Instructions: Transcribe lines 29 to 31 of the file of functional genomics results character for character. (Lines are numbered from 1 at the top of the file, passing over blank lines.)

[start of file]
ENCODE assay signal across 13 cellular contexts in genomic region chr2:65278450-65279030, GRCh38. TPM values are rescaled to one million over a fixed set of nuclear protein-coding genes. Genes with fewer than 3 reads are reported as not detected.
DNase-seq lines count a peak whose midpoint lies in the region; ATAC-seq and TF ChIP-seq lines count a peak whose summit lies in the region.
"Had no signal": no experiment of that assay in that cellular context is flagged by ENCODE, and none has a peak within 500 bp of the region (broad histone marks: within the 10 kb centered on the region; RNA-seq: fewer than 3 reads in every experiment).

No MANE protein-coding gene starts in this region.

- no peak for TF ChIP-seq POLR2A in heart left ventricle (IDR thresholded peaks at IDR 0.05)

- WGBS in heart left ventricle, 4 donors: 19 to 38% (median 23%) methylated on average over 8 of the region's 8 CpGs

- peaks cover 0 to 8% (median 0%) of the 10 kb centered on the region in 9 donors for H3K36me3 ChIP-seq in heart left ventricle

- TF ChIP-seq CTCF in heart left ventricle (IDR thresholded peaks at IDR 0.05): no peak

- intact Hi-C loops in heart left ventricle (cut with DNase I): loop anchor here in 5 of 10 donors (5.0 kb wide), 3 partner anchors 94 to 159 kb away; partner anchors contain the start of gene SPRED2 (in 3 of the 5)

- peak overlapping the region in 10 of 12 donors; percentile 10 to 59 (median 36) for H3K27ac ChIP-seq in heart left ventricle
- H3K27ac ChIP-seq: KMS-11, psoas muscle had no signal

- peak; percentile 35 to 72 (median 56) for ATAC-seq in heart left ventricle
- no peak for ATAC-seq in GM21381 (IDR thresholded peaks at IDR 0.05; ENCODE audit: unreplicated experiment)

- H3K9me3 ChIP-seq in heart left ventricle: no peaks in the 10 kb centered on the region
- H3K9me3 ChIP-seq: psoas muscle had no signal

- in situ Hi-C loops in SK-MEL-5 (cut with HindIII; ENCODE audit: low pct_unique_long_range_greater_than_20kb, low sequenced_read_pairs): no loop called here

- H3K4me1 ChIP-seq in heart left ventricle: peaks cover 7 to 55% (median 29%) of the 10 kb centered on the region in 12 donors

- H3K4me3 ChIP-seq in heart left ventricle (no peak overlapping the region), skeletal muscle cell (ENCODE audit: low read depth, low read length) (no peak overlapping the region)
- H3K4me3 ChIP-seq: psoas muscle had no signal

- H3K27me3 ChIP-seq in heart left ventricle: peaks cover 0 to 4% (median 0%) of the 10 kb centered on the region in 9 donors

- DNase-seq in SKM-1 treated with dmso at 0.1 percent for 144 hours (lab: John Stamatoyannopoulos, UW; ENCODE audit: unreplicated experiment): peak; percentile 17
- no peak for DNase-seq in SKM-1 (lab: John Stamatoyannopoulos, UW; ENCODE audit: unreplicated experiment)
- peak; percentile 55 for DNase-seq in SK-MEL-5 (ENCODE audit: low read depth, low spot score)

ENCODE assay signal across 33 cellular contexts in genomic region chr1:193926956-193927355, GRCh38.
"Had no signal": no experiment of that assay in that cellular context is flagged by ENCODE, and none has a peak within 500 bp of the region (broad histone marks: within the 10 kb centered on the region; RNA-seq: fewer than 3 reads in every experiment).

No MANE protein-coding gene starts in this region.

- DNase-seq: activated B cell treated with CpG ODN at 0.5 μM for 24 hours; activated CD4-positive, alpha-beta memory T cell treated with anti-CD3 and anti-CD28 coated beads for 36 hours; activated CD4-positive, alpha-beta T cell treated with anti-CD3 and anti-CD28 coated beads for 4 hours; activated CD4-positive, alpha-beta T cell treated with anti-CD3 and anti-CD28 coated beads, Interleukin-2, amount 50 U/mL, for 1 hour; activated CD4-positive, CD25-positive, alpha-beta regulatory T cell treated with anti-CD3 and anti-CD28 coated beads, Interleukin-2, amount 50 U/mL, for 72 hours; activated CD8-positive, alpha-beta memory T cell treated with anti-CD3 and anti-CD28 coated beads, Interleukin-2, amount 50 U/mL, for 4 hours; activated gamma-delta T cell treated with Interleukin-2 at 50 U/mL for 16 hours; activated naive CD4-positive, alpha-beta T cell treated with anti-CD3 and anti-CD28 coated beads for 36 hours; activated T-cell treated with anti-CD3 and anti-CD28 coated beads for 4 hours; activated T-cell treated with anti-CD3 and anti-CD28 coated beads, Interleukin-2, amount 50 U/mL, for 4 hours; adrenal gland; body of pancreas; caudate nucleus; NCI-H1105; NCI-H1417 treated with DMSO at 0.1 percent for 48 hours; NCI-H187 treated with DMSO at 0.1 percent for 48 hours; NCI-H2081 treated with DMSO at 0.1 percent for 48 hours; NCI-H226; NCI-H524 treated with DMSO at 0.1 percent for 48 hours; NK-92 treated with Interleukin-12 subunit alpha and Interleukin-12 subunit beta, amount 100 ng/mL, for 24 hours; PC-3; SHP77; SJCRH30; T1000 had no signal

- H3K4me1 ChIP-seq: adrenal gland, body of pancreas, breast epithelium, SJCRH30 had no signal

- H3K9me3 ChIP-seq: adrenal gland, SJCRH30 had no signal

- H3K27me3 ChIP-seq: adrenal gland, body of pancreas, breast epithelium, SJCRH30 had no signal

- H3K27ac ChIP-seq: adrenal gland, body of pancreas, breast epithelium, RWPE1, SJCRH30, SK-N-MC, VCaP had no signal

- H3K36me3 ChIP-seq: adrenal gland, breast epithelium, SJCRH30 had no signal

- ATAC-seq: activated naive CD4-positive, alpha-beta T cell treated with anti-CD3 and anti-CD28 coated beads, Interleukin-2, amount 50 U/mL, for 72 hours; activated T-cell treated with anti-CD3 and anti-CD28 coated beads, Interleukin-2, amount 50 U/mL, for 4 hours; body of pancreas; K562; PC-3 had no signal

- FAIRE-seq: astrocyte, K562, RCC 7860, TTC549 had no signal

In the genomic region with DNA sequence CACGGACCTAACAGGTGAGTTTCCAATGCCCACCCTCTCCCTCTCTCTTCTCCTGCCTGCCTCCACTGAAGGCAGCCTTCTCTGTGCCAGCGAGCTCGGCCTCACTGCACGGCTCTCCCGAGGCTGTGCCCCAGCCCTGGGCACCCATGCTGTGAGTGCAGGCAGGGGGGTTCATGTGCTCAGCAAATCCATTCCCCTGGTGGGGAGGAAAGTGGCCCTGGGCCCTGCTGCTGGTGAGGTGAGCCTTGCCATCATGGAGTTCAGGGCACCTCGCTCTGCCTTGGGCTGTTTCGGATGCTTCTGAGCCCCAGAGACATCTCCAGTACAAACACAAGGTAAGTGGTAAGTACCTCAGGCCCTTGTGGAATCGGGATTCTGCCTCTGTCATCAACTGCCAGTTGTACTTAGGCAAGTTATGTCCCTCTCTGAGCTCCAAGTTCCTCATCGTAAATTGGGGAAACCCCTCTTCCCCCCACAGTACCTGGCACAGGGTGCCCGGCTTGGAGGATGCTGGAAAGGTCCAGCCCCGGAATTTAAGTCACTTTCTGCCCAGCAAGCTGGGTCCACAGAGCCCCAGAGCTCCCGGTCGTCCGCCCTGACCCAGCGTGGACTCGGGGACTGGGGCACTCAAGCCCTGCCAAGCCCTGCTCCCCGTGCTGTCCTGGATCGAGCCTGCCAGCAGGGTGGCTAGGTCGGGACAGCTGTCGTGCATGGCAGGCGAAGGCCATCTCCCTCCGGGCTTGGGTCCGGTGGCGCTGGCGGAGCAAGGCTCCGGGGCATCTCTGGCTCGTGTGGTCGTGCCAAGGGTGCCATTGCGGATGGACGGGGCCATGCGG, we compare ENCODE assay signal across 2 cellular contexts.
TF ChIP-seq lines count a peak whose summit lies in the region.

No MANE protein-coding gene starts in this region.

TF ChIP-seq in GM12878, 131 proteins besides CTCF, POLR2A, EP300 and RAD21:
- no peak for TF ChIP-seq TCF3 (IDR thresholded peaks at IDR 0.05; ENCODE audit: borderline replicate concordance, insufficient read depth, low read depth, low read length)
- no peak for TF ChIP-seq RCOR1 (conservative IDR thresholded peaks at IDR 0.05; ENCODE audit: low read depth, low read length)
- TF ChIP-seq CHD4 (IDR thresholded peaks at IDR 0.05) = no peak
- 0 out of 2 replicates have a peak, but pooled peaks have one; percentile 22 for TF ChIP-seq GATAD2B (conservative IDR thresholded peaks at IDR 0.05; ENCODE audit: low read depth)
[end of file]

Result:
- H3K9me3 ChIP-seq: adrenal gland, SJCRH30 had no signal

- H3K27me3 ChIP-seq: adrenal gland, body of pancreas, breast epithelium, SJCRH30 had no signal

- H3K27ac ChIP-seq: adrenal gland, body of pancreas, breast epithelium, RWPE1, SJCRH30, SK-N-MC, VCaP had no signal